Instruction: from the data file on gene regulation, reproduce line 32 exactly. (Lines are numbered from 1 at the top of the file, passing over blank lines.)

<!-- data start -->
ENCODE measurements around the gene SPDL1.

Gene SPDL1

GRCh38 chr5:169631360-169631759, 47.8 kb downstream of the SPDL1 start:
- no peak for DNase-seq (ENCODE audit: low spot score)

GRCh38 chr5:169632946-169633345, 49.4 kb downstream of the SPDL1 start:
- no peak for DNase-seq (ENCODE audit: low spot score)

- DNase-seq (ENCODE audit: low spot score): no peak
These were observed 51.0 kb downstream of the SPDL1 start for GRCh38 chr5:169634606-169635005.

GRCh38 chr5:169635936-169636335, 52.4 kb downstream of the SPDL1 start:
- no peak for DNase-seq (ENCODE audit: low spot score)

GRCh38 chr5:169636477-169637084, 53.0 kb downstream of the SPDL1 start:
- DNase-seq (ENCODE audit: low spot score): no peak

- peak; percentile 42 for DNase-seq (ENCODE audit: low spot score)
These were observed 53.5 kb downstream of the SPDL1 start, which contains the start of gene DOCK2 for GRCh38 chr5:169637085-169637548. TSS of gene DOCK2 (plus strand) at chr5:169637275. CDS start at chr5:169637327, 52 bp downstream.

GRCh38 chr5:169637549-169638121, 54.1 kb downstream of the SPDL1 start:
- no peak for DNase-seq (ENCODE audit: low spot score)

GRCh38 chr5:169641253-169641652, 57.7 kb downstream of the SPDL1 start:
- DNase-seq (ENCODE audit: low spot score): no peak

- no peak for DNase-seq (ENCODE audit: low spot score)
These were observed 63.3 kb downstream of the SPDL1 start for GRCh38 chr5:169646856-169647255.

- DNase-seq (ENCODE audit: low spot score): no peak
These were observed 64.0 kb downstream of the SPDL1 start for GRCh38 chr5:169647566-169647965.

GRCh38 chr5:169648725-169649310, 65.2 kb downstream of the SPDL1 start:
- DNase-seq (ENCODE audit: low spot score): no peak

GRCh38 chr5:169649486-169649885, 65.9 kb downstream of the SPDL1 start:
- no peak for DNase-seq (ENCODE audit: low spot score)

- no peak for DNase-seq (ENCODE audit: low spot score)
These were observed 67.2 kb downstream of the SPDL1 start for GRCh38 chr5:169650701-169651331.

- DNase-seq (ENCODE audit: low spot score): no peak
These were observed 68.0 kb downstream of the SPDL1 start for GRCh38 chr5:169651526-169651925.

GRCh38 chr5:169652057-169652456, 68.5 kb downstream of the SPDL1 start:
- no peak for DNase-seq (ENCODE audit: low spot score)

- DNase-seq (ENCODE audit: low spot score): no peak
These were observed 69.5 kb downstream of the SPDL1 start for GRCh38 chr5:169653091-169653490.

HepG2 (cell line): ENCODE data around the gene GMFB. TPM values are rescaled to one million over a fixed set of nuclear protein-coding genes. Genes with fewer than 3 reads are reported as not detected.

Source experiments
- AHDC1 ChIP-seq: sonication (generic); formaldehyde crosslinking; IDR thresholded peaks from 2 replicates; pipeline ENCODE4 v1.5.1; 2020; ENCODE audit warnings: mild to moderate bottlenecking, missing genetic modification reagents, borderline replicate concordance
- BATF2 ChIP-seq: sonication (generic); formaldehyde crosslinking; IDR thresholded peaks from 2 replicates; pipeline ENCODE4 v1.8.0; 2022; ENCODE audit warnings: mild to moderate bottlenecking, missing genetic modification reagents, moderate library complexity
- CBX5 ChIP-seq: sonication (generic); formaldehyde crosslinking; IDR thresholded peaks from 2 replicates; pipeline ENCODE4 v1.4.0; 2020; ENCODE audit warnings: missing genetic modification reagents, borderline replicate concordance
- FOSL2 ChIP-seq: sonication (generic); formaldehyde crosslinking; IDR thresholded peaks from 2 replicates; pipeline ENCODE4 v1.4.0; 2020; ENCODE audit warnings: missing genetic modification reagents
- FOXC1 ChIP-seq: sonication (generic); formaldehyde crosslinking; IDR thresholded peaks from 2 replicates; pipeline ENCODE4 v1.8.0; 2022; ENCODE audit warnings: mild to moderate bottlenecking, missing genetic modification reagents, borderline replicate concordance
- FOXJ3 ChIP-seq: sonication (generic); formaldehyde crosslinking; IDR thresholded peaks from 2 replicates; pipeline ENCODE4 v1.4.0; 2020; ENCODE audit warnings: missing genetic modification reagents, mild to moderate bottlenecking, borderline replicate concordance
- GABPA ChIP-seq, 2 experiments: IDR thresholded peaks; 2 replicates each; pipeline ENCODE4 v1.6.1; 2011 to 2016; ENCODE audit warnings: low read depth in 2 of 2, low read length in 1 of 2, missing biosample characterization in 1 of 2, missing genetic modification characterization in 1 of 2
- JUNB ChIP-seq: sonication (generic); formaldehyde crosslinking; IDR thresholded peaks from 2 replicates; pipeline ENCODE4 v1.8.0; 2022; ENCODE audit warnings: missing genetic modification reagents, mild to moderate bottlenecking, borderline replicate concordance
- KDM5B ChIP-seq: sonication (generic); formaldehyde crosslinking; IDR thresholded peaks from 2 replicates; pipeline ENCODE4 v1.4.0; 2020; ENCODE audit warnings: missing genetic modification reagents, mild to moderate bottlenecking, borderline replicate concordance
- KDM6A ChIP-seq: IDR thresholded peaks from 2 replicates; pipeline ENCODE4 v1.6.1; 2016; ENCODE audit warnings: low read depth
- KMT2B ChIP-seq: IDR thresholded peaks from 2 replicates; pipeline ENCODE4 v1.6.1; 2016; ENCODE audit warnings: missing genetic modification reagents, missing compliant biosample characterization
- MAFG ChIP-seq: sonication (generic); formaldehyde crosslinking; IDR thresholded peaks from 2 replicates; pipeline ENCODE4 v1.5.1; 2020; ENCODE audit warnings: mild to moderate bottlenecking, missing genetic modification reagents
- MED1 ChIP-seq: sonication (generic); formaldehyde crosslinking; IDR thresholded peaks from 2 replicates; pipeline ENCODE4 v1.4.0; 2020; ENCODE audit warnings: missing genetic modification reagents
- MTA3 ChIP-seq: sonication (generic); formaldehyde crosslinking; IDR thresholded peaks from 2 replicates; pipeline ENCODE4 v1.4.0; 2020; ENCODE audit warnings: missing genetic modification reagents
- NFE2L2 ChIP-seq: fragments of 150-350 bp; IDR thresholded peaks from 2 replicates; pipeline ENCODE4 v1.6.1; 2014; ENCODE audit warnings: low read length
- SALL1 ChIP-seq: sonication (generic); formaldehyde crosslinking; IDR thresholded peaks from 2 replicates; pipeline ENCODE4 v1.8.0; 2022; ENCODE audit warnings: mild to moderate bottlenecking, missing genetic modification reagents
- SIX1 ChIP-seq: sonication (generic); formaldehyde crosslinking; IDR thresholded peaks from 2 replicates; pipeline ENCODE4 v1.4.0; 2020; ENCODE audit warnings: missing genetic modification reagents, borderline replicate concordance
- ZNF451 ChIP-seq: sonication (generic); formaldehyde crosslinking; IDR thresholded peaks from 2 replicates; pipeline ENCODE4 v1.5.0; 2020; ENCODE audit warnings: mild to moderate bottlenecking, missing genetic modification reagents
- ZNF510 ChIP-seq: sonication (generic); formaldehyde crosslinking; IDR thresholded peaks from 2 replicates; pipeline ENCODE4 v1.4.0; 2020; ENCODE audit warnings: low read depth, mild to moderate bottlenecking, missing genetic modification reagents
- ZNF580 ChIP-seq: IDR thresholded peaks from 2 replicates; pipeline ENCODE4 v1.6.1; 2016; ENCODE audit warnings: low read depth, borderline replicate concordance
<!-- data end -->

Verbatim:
- no peak for DNase-seq (ENCODE audit: low spot score)